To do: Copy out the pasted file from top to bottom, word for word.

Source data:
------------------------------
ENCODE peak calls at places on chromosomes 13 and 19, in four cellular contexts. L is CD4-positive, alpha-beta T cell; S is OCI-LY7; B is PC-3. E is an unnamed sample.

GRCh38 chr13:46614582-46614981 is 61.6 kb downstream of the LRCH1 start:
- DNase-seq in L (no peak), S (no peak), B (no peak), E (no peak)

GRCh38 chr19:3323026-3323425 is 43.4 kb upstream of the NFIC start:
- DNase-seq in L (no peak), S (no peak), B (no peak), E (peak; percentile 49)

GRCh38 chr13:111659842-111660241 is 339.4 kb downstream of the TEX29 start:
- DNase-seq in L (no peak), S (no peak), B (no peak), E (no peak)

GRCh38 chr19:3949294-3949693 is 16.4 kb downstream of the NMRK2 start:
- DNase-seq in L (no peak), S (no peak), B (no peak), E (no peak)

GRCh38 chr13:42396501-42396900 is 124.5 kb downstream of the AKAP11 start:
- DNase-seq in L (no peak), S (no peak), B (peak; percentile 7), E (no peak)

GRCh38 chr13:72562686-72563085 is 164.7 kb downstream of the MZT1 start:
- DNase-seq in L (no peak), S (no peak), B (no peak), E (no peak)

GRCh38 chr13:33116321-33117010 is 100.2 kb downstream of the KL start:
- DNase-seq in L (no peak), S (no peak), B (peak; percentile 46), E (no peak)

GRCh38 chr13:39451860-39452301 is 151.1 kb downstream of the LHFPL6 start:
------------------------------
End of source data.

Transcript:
ENCODE peak calls at places on chromosomes 13 and 19, in four cellular contexts. L is CD4-positive, alpha-beta T cell; S is OCI-LY7; B is PC-3. E is an unnamed sample.

GRCh38 chr13:46614582-46614981 is 61.6 kb downstream of the LRCH1 start:
- DNase-seq in L (no peak), S (no peak), B (no peak), E (no peak)

GRCh38 chr19:3323026-3323425 is 43.4 kb upstream of the NFIC start:
- DNase-seq in L (no peak), S (no peak), B (no peak), E (peak; percentile 49)

GRCh38 chr13:111659842-111660241 is 339.4 kb downstream of the TEX29 start:
- DNase-seq in L (no peak), S (no peak), B (no peak), E (no peak)

GRCh38 chr19:3949294-3949693 is 16.4 kb downstream of the NMRK2 start:
- DNase-seq in L (no peak), S (no peak), B (no peak), E (no peak)

GRCh38 chr13:42396501-42396900 is 124.5 kb downstream of the AKAP11 start:
- DNase-seq in L (no peak), S (no peak), B (peak; percentile 7), E (no peak)

GRCh38 chr13:72562686-72563085 is 164.7 kb downstream of the MZT1 start:
- DNase-seq in L (no peak), S (no peak), B (no peak), E (no peak)

GRCh38 chr13:33116321-33117010 is 100.2 kb downstream of the KL start:
- DNase-seq in L (no peak), S (no peak), B (peak; percentile 46), E (no peak)

GRCh38 chr13:39451860-39452301 is 151.1 kb downstream of the LHFPL6 start: